Justin Huebner, Grain Division Manager & Financial Services
Predictable has never been a word used to describe the ag markets. The many factors affecting supply and demand change daily, especially in 2020 navigating what we hope will be a once-in-a-lifetime event.
Estimates expect to have lost three to four months of ethanol demand and with production currently running at 76 percent capacity, we can expect to see an impact on prices for a while. China is currently behind the pace to meet their obligations according to our trade agreement, though they purchase mostly new crop soybeans so we expect there to be large purchases made later this fall. If ethanol prices are cheap enough, they may take the opportunity to purchase ethanol to meet their commitments. Ethanol, being a cleaner and more economical fuel, would certainly benefit China.
Spring was pretty good to us, many were able to get in the fields and plant early. As of June 29, the USDA rated 73 percent of the corn crop in good or excellent condition, and 71 percent of soybeans in good or excellent condition. With the favorable planting season this year, 40 percent of the crop is expected to pollinate at the same time, which makes the first three weeks of July a critical pollination window that could make or break this year’s production. Moisture for the beginning of July is still looking good, but meteorologists are predicting a La Niña event for later this summer and expect late July and August to be hot and dry. Even in all the uncertainty of this year, the one constant is that we are still playing the weather game.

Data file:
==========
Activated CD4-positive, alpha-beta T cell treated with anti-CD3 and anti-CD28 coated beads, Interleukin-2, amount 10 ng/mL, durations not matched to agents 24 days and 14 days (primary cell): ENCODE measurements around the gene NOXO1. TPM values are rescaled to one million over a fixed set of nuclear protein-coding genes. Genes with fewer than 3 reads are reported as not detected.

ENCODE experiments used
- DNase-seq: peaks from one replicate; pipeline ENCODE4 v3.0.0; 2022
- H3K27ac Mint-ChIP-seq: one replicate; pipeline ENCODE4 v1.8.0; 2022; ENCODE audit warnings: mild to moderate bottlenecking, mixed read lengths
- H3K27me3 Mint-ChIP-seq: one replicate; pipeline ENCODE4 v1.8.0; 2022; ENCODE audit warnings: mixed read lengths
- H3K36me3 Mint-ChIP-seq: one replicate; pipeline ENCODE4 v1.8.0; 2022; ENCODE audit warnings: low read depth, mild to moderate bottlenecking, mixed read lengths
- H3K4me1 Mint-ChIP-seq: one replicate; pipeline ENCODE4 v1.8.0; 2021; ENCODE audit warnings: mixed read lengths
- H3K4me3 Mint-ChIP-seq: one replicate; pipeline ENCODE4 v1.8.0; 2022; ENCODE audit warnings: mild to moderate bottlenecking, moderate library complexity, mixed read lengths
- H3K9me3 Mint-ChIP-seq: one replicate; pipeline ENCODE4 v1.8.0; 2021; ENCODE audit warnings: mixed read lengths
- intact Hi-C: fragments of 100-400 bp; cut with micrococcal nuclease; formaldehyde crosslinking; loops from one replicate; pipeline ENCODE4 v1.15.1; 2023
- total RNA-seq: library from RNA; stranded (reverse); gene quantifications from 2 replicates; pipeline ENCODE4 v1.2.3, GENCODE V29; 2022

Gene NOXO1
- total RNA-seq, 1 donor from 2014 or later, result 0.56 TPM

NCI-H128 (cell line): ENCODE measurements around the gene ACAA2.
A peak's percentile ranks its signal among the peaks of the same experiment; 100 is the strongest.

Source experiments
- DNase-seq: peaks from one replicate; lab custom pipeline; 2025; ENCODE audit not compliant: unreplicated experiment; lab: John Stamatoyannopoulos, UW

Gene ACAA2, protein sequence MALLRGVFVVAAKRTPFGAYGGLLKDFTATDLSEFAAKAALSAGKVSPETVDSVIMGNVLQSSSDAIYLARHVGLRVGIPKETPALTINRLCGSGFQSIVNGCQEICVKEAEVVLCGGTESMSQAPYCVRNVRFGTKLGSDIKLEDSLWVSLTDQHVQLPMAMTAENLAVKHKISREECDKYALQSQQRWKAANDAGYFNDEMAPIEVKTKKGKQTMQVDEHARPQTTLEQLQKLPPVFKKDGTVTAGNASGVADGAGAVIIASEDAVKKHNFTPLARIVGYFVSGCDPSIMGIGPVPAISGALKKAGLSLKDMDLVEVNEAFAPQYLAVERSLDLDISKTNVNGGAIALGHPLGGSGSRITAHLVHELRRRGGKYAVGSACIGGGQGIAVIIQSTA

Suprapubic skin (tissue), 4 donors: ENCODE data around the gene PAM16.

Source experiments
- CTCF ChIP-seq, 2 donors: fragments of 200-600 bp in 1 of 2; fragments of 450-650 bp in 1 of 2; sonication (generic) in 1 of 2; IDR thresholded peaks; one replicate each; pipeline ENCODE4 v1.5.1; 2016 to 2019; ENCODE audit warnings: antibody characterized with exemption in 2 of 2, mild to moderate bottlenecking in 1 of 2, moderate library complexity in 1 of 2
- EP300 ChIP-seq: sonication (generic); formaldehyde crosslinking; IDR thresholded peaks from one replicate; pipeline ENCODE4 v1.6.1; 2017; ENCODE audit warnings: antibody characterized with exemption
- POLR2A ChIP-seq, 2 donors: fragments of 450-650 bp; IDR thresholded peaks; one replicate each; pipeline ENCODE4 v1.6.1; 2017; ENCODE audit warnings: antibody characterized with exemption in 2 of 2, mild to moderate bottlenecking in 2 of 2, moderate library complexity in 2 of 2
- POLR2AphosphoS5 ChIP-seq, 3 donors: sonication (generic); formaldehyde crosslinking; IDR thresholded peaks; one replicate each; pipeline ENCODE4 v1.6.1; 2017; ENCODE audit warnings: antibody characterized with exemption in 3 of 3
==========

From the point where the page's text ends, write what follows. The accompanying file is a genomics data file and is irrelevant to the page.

If the weather holds and crop conditions continue along the same trajectory, we could be looking at a record crop year. The best course of action for now is to be a little more aggressive on marketing old crop and taking advantage of market rallies when you can.
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